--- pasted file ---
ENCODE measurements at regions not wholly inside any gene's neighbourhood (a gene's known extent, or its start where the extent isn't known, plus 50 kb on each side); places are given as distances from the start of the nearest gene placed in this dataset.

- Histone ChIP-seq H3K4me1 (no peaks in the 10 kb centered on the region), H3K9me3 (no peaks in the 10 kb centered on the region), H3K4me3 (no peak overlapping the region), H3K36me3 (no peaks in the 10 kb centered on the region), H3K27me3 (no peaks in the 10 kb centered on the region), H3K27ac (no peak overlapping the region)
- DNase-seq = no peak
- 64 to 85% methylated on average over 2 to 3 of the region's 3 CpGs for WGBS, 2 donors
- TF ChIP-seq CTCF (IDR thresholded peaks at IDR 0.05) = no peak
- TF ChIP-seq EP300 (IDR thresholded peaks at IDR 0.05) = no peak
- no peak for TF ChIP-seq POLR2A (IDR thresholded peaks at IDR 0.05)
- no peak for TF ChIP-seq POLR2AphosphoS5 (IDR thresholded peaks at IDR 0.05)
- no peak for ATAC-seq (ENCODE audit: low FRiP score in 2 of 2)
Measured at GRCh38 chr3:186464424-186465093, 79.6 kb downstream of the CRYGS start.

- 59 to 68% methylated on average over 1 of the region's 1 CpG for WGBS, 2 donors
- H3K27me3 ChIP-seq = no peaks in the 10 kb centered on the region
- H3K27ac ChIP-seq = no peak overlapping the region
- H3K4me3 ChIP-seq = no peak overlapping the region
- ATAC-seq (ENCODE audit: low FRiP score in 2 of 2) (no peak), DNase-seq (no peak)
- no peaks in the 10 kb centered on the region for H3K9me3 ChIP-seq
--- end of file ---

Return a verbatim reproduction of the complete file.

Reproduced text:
ENCODE measurements at regions not wholly inside any gene's neighbourhood (a gene's known extent, or its start where the extent isn't known, plus 50 kb on each side); places are given as distances from the start of the nearest gene placed in this dataset.

- Histone ChIP-seq H3K4me1 (no peaks in the 10 kb centered on the region), H3K9me3 (no peaks in the 10 kb centered on the region), H3K4me3 (no peak overlapping the region), H3K36me3 (no peaks in the 10 kb centered on the region), H3K27me3 (no peaks in the 10 kb centered on the region), H3K27ac (no peak overlapping the region)
- DNase-seq = no peak
- 64 to 85% methylated on average over 2 to 3 of the region's 3 CpGs for WGBS, 2 donors
- TF ChIP-seq CTCF (IDR thresholded peaks at IDR 0.05) = no peak
- TF ChIP-seq EP300 (IDR thresholded peaks at IDR 0.05) = no peak
- no peak for TF ChIP-seq POLR2A (IDR thresholded peaks at IDR 0.05)
- no peak for TF ChIP-seq POLR2AphosphoS5 (IDR thresholded peaks at IDR 0.05)
- no peak for ATAC-seq (ENCODE audit: low FRiP score in 2 of 2)
Measured at GRCh38 chr3:186464424-186465093, 79.6 kb downstream of the CRYGS start.

- 59 to 68% methylated on average over 1 of the region's 1 CpG for WGBS, 2 donors
- H3K27me3 ChIP-seq = no peaks in the 10 kb centered on the region
- H3K27ac ChIP-seq = no peak overlapping the region
- H3K4me3 ChIP-seq = no peak overlapping the region
- ATAC-seq (ENCODE audit: low FRiP score in 2 of 2) (no peak), DNase-seq (no peak)
- no peaks in the 10 kb centered on the region for H3K9me3 ChIP-seq